It's Not CGI…

It is, in a word: awesome. Scientists have for the first time captured on video a deep undersea volcano in mid-eruption: Magma explosions video Closeup of magma explosions Nearly 4000 feet below the ocean's surface, the volcano West Mata, located in the Pacific Ocean near Tonga and Fiji, has rocked scientists and public alike with its spectacular display of fire bursts, molten lava, and billowing sulfur “smoke.”
Credit: NOAA and NSF

Credit: NOAA and NSF

Scientists have spent decades in a fruitless pursuit of these oceanic fireworks—rushing to likely sites only to find that the event had already happened—but last May, they got lucky. “This is historic,” said Joseph Resing, a chemical oceanographer with the University of Washington, said December 17 at the American Geophysical Union meeting in San Francisco, where the video was unveiled. “We haven't seen new ocean crust being made before.” In a joint project with National Oceanographic and Atmospheric Administration and the National Science Foundation, scientists have been monitoring the area. When they detected plumes of hydrogen impregnated water, laden with bits of volcanic class, near the site, they knew an eruption was imminent. They deployed Woods Hole Oceanographic Institution's undersea robotic craft JASON to film the eruption. “We saw red hot molten lava being blown like bubble gum,” Resing described. More than just a visual stunner, however, the event is also a scientific boon for ocean scientists. The eruption produced fresh samples of the water-laden mineral boninite—a substance that until now, had only been found in ancient rock samples. “Knowing the date of the eruptions gives us the ability to study aspects of the chemistry of the rock, such as radioactive tracers,” said Kenneth H. Rubin, geology professor at the University of Hawaii. The group is also studying thermophilic microbes and shrimp found thriving near the eruptions.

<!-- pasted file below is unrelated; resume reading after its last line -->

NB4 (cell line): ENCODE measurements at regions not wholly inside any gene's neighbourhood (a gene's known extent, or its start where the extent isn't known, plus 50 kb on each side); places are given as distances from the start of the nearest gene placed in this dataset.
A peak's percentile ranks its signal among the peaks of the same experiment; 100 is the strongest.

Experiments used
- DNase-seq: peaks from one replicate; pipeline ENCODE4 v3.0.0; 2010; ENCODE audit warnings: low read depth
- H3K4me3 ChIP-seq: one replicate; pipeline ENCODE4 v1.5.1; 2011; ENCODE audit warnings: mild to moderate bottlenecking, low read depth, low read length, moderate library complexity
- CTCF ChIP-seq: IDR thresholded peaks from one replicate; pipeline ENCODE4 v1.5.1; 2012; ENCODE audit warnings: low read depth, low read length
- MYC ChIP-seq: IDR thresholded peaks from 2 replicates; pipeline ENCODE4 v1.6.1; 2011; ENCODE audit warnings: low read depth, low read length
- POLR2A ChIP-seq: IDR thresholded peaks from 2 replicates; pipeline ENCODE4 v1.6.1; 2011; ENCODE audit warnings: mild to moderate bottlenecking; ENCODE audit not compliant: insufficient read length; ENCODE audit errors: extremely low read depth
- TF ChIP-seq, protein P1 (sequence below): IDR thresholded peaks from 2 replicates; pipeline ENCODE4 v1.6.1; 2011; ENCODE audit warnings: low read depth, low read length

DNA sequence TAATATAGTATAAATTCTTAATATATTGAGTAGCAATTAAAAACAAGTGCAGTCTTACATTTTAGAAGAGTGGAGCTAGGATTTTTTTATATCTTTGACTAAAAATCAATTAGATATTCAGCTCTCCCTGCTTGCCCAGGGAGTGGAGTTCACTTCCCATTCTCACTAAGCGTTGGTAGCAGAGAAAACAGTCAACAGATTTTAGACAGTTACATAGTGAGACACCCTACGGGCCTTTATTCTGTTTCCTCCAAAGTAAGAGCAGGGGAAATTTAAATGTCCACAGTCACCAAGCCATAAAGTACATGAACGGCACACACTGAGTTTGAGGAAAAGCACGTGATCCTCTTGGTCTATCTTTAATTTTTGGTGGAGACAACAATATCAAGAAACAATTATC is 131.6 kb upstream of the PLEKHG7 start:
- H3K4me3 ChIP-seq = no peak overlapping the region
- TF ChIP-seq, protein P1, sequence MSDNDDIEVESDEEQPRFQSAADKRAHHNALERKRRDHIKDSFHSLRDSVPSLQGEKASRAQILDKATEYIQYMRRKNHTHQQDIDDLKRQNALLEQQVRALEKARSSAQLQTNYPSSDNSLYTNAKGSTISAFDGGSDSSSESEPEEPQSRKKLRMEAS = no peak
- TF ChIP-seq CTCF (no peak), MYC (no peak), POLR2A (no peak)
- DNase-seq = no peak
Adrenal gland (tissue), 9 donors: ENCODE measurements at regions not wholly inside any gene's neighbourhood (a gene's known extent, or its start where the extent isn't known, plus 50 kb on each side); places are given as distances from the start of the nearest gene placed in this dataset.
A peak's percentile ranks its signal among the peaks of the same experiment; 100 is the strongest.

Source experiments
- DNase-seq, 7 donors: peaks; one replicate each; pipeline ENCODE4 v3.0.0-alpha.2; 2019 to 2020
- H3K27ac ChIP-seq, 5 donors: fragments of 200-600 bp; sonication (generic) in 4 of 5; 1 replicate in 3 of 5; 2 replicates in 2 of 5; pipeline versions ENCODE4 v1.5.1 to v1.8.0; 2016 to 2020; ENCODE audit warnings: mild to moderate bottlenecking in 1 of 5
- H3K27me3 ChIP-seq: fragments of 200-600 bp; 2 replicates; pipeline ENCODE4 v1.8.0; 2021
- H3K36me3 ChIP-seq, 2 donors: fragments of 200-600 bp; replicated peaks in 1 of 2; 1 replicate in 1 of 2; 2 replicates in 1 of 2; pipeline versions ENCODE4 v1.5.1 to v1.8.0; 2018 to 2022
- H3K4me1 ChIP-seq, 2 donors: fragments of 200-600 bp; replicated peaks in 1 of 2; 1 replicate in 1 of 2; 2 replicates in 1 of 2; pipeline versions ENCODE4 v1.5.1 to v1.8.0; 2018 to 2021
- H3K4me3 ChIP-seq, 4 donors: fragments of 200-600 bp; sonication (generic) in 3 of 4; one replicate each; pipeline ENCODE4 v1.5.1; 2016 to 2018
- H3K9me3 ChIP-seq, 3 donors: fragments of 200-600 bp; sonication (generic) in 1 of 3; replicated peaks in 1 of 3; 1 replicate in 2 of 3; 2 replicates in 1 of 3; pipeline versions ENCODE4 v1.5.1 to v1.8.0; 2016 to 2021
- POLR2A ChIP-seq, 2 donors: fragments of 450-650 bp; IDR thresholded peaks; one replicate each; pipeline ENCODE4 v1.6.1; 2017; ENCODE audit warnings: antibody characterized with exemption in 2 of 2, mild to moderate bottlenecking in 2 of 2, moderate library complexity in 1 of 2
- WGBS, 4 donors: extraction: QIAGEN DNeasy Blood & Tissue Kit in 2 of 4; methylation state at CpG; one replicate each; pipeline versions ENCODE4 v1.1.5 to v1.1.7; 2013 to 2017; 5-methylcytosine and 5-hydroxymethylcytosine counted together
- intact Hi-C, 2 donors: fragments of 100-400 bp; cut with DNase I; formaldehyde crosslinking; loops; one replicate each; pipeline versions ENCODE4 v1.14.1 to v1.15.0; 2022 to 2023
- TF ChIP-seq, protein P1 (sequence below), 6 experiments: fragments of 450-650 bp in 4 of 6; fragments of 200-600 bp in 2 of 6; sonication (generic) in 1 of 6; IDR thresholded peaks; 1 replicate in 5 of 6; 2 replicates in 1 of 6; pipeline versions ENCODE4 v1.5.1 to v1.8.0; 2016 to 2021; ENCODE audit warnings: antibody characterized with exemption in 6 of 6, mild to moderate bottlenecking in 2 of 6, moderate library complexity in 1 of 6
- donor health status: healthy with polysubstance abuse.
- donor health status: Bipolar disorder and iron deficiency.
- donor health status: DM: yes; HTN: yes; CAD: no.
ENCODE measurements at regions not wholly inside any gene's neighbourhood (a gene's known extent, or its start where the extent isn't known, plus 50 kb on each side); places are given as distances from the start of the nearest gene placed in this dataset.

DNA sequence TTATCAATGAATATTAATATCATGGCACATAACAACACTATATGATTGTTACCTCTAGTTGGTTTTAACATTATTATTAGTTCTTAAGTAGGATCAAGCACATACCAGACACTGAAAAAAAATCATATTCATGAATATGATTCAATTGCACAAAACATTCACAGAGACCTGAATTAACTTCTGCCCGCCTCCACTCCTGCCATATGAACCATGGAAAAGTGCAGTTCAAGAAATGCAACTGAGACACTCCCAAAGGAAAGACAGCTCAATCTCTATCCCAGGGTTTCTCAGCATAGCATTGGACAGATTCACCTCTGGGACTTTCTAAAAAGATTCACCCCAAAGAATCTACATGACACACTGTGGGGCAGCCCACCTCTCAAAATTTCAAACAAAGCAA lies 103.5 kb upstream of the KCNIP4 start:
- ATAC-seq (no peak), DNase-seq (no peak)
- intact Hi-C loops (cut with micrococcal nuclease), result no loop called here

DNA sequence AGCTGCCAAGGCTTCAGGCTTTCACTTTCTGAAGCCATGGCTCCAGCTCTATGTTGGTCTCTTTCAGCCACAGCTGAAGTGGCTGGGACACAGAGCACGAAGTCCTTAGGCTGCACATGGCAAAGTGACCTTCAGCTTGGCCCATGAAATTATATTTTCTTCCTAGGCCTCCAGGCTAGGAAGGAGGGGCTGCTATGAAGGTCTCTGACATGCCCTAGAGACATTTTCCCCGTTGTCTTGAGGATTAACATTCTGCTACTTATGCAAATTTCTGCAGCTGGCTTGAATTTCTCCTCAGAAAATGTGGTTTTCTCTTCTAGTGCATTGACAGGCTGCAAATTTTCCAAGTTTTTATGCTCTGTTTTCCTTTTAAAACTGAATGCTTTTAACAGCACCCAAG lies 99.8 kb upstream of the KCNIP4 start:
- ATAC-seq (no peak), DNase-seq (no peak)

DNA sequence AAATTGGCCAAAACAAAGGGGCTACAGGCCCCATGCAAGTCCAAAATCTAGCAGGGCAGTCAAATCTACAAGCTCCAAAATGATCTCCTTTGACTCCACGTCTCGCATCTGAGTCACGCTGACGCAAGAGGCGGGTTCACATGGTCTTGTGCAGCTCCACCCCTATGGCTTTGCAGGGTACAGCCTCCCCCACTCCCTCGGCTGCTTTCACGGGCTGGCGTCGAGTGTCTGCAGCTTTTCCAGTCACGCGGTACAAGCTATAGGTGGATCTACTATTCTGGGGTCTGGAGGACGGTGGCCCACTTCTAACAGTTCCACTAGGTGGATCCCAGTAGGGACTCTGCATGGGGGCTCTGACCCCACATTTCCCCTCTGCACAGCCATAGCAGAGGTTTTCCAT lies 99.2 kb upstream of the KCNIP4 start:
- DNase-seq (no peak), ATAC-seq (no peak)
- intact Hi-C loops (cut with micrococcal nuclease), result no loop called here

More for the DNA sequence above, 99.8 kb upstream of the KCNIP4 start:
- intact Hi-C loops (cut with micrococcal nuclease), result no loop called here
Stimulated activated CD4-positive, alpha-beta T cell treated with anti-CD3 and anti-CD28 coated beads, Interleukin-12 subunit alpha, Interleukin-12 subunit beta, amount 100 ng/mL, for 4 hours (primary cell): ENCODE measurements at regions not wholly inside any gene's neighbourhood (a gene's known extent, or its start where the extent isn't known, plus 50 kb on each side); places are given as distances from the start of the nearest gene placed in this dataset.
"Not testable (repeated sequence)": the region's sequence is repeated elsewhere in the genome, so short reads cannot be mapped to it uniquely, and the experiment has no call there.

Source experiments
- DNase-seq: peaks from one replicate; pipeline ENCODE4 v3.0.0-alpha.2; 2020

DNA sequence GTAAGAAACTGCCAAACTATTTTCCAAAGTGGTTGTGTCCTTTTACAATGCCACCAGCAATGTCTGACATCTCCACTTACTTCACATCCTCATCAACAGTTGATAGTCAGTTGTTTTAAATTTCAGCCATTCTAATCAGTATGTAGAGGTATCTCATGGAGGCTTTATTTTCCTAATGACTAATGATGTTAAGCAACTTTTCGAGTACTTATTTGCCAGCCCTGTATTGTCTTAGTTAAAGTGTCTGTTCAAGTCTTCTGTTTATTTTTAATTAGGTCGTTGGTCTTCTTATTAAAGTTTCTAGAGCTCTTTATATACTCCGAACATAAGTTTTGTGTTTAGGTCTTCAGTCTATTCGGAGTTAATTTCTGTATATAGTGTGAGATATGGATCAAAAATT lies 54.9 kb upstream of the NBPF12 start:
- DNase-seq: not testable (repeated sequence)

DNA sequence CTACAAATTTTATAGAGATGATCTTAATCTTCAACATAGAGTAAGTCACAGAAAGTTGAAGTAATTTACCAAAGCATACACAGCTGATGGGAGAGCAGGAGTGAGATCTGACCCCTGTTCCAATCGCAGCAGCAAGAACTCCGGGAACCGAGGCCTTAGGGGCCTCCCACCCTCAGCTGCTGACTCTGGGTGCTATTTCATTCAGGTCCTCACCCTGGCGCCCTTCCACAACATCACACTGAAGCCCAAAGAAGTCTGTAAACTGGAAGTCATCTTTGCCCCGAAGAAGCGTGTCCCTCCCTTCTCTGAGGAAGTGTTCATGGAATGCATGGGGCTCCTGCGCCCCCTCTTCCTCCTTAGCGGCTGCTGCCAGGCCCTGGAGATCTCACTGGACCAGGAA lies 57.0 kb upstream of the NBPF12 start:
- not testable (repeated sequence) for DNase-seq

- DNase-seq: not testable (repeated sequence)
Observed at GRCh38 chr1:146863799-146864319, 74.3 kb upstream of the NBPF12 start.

Author: Elizabeth Wilson

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